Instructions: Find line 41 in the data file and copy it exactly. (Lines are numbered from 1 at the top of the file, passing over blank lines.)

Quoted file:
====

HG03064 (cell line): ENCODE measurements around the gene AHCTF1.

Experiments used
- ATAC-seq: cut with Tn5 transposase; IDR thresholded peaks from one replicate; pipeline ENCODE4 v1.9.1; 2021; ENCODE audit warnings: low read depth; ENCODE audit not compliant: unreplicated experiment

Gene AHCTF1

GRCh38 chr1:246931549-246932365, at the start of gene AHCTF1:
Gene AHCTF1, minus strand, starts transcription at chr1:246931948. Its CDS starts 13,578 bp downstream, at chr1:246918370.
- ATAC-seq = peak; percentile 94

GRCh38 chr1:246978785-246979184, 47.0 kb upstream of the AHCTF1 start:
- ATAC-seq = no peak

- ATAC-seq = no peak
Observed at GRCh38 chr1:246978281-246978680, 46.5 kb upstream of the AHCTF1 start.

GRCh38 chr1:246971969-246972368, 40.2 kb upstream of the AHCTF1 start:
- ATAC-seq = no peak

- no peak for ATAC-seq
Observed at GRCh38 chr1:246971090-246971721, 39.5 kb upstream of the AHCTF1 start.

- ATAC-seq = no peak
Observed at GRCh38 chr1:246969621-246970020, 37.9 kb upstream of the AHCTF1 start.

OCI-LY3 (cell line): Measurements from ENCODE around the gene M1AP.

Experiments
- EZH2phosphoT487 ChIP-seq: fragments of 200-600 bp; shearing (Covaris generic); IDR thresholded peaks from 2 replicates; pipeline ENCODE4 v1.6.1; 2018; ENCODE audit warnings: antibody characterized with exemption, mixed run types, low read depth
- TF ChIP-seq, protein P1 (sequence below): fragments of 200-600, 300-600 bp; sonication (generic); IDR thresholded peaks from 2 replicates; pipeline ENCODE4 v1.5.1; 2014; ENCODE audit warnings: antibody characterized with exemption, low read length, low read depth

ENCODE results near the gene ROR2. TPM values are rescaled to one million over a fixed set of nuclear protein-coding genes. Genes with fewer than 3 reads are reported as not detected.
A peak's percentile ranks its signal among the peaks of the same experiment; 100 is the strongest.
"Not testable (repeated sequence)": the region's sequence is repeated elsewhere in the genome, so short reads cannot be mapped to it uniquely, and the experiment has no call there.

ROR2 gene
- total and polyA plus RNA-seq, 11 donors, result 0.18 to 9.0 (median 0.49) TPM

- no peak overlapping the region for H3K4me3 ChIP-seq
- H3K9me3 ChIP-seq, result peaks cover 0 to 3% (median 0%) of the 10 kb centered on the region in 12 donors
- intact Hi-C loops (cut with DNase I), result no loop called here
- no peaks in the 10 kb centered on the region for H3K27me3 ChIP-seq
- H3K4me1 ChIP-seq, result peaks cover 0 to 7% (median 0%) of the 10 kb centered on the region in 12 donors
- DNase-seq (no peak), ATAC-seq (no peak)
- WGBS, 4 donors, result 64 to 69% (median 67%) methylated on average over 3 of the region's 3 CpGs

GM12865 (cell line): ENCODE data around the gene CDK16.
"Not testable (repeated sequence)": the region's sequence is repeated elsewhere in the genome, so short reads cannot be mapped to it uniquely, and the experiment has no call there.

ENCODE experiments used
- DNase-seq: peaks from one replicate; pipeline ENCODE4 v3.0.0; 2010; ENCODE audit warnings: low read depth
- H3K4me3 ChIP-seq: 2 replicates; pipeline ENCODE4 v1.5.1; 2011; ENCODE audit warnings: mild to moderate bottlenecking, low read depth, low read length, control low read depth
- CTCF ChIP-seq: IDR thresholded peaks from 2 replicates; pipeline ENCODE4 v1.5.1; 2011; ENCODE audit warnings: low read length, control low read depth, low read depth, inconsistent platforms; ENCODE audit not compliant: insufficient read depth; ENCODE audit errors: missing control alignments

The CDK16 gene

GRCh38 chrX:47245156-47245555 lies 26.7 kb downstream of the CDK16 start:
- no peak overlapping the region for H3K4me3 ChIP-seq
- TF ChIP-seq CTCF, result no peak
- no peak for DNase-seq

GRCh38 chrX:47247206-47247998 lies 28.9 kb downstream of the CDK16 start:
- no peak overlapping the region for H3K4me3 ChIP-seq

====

GRCh38 chrX:47245156-47245555 lies 26.7 kb downstream of the CDK16 start: